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A choir director of musical and technical brilliance

SINCE HER DAYS as a young graduate of the Janáček Academy of Performing Arts in Brno, Blanka Juhaňáková has impressed fellow musicians and audiences with her communicativeness and musicianship.

Blanka Juhaňáková instills precision and tone in the choirs she conducts.
photo: SF

SINCE HER DAYS as a young graduate of the Janáček Academy of Performing Arts in Brno, Blanka Juhaňáková has impressed fellow musicians and audiences with her communicativeness and musicianship.

And now this sought-after choir director and pianist is fresh off major successes at the Slovak National Theatre Opera (SND) in Bratislava.

In March 2006, Mrs. Juhaňáková guided the SND Opera chorus to a fuller tone and crisper precision in the theatre's critically acclaimed production of Puccini's Turandot.

And just a few weeks ago, she led the same chorus to excellence in the SND's compelling premiere of Cavalleria Rusticana/Pagliacci, which featured one of her admirers, conductor Ondrej Lenárd, in charge of the orchestra.

But to look only at Mrs. Juhaňáková's musical accomplishments would be to ignore half of her talents. She is also brilliant from the educational and technical perspective, having been named chairwoman of the Commission for Choirsinging in Slovakia and a member of the Artistic and Scientific Council of the Academy of Performing Arts in Bratislava.

As a choir director, she has led the Cantus mixed choir since 1989. In 1994, she established the male vocal ensemble Octet Singers.

In 1999, her technical knowledge of music came in hand while rehearsing La Transfiguration de Notre-Seigneur Jésus-Christ by French composer Olivier Messiaen.

The monumental, 14-movement oratorio for chorus, orchestra and seven featured instruments demands an experienced choir director with an aptitude for cutting through the eclectic mix of birdsong and Asian motifs Messiaen used to symbolize Catholicism's mysticism.

The piece was performed with the Köln Radio Orchestra and German conductor Eberhard Kloke.

At that time, Mrs. Juhaňáková was the director of the Slovak Philharmonic Choir, an institution with which her name has perhaps become synonymous. Generally considered to be the best choir in the country, Mrs. Juhaňáková led it from 1991 to 2001.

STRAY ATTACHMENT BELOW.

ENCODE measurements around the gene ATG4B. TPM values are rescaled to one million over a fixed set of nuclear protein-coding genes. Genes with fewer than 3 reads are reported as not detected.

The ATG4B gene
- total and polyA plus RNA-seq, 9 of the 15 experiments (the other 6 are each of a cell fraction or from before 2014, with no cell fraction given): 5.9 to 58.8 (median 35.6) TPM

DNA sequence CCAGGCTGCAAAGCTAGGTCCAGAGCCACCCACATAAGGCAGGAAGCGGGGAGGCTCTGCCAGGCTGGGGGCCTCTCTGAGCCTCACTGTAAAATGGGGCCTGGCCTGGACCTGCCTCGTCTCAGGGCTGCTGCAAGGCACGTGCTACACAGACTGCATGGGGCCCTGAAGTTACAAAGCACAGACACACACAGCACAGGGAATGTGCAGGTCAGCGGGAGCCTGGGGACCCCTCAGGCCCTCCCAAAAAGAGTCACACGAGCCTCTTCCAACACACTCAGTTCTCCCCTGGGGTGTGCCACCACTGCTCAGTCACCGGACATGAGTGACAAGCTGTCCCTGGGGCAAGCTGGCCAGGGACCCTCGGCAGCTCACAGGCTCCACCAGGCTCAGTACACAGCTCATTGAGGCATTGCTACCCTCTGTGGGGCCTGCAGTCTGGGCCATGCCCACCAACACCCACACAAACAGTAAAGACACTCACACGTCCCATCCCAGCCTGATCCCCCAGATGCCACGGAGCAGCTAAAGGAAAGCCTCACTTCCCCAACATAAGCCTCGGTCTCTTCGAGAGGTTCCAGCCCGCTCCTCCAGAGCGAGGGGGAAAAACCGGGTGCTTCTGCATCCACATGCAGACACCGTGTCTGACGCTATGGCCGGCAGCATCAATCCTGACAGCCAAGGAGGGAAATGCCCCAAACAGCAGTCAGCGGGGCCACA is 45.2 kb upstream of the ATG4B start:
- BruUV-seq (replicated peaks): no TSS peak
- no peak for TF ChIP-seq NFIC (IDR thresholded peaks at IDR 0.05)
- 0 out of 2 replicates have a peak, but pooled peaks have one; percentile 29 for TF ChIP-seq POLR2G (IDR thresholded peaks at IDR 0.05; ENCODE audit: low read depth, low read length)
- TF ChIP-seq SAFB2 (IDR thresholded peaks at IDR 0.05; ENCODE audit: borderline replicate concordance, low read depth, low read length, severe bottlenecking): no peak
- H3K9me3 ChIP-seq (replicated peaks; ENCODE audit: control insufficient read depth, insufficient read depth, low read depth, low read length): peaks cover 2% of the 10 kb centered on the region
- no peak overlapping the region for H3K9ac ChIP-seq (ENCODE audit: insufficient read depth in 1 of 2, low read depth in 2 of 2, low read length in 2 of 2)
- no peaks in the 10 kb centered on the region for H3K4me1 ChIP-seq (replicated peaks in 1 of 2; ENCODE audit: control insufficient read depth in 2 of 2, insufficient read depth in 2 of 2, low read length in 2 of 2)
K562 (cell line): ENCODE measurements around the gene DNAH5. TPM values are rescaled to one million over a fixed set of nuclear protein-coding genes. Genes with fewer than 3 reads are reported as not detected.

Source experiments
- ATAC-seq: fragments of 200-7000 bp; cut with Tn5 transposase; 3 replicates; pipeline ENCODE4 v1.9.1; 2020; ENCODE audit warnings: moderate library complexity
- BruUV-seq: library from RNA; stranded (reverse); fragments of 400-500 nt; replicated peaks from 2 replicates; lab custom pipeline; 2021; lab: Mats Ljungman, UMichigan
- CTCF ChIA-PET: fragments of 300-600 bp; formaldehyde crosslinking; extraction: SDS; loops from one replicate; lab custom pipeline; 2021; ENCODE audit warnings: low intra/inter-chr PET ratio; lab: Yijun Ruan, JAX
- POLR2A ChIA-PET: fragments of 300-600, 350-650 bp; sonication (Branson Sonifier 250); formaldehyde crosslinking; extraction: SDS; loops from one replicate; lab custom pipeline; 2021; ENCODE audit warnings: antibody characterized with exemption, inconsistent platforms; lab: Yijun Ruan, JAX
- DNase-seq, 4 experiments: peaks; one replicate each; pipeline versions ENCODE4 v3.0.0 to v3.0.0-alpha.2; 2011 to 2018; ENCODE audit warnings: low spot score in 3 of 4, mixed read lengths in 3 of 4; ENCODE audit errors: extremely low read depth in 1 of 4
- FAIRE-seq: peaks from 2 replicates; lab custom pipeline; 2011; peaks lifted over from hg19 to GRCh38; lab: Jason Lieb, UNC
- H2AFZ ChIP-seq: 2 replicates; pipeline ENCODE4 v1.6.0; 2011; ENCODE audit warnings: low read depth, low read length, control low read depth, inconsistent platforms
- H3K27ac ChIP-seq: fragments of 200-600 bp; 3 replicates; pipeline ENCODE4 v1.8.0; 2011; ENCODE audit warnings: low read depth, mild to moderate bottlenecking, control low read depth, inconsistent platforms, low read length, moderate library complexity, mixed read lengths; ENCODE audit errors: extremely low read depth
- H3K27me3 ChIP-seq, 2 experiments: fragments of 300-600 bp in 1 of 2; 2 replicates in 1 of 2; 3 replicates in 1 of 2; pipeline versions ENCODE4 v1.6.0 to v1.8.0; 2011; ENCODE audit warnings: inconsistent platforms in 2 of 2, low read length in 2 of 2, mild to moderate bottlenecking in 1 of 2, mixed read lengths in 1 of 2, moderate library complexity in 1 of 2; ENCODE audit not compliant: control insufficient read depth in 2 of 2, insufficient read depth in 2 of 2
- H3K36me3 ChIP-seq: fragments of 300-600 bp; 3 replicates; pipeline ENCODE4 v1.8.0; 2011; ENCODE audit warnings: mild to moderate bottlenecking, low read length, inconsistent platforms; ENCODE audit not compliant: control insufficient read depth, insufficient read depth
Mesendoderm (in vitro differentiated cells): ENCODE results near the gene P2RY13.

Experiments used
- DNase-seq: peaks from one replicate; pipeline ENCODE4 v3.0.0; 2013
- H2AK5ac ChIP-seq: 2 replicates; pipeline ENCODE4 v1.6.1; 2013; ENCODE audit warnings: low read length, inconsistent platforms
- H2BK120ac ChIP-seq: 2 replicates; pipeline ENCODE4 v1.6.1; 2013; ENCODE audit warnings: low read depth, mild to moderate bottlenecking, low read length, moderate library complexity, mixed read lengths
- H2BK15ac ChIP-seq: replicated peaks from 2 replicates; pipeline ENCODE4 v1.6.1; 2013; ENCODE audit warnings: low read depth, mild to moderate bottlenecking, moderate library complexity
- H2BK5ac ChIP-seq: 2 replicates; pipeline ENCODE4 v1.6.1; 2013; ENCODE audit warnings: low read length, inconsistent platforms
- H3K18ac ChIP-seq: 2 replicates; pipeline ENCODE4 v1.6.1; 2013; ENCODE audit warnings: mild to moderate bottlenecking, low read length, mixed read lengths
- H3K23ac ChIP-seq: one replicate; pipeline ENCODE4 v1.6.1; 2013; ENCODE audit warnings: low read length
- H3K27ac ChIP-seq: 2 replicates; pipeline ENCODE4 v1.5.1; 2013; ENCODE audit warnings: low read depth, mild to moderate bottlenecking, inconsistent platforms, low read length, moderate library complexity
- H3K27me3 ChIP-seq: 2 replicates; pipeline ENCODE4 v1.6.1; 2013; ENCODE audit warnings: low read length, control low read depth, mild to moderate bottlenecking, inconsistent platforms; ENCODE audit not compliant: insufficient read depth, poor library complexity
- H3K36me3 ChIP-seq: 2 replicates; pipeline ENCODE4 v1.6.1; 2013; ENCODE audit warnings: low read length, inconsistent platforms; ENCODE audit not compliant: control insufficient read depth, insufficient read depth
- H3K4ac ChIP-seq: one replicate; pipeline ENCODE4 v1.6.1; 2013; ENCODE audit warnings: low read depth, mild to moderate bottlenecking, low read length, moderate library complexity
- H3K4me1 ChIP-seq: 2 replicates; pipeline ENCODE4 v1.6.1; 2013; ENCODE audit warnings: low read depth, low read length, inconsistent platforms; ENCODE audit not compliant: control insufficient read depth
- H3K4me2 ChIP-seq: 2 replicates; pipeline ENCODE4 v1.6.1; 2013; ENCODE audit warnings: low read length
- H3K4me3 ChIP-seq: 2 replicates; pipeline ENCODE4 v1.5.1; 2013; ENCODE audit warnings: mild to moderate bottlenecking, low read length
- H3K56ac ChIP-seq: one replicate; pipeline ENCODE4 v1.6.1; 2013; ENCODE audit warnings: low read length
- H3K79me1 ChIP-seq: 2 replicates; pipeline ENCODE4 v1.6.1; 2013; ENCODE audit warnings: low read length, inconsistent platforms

During her tenure, the choir expanded its repertoire with challenging productions of Schoenberg's Jakobsleiter - an atonal oratorio for soloists, chorus and orchestra - and concert performances of Kováč Wieland by Slovak composer J.L. Bella, Aida by Verdi and Turandot.

As a pianist, some of her career highlights include taking part in courses held by the late, great mezzo-soprano and educator Elena Nikolaidi. And in April 2005, she made her successful debut in Verdi's Requiem, with the Prague Philharmonic Choir and the Czech Radio Symphony Orchestra, under the baton of Ondrej Lenárd.

But perhaps her greatest role will always be as director of the Slovak Philharmonic Choir, a position she returned to in January 2005.

And the results were immediately felt.

In February 2006, the Philharmonic Choir performed Music of the Jewish Heart, a concert of music by contemporary American composer Meira Warshauer.

"The [Slovak Philharmonic] Chorus was wonderful, and the director, Blanka Juhaňáková, loved the music, and really brought out the spiritual sensitivity and power of the text. Everyone was glowing at the end."


Blanka Juhaňáková can been seen leading the Slovak Philharmonic Choir on April 16, 2007. The SND's next performance of Cavalleria Rusticana/ Pagliacci is on November 24, 2006. For more information, visit www.filharmonia.sk or www.snd.sk.

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